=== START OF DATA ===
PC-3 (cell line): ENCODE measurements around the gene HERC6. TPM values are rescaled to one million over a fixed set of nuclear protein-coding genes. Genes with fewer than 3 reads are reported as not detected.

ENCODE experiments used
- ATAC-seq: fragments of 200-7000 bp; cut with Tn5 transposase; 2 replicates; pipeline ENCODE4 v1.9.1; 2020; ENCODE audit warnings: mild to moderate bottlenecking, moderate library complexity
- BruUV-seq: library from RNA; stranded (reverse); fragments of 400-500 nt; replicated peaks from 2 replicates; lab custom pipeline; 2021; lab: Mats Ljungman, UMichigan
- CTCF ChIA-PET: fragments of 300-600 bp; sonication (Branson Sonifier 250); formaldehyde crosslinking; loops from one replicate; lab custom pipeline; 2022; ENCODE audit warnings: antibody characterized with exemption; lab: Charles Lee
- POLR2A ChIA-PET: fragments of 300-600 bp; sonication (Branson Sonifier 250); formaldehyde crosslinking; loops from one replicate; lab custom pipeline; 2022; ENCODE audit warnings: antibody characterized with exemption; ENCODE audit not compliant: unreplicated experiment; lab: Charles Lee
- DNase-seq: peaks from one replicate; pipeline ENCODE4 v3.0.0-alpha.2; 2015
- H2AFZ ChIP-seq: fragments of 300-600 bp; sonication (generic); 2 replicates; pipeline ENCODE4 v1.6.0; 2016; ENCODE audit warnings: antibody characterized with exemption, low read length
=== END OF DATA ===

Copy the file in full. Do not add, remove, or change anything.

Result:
PC-3 (cell line): ENCODE measurements around the gene HERC6. TPM values are rescaled to one million over a fixed set of nuclear protein-coding genes. Genes with fewer than 3 reads are reported as not detected.

ENCODE experiments used
- ATAC-seq: fragments of 200-7000 bp; cut with Tn5 transposase; 2 replicates; pipeline ENCODE4 v1.9.1; 2020; ENCODE audit warnings: mild to moderate bottlenecking, moderate library complexity
- BruUV-seq: library from RNA; stranded (reverse); fragments of 400-500 nt; replicated peaks from 2 replicates; lab custom pipeline; 2021; lab: Mats Ljungman, UMichigan
- CTCF ChIA-PET: fragments of 300-600 bp; sonication (Branson Sonifier 250); formaldehyde crosslinking; loops from one replicate; lab custom pipeline; 2022; ENCODE audit warnings: antibody characterized with exemption; lab: Charles Lee
- POLR2A ChIA-PET: fragments of 300-600 bp; sonication (Branson Sonifier 250); formaldehyde crosslinking; loops from one replicate; lab custom pipeline; 2022; ENCODE audit warnings: antibody characterized with exemption; ENCODE audit not compliant: unreplicated experiment; lab: Charles Lee
- DNase-seq: peaks from one replicate; pipeline ENCODE4 v3.0.0-alpha.2; 2015
- H2AFZ ChIP-seq: fragments of 300-600 bp; sonication (generic); 2 replicates; pipeline ENCODE4 v1.6.0; 2016; ENCODE audit warnings: antibody characterized with exemption, low read length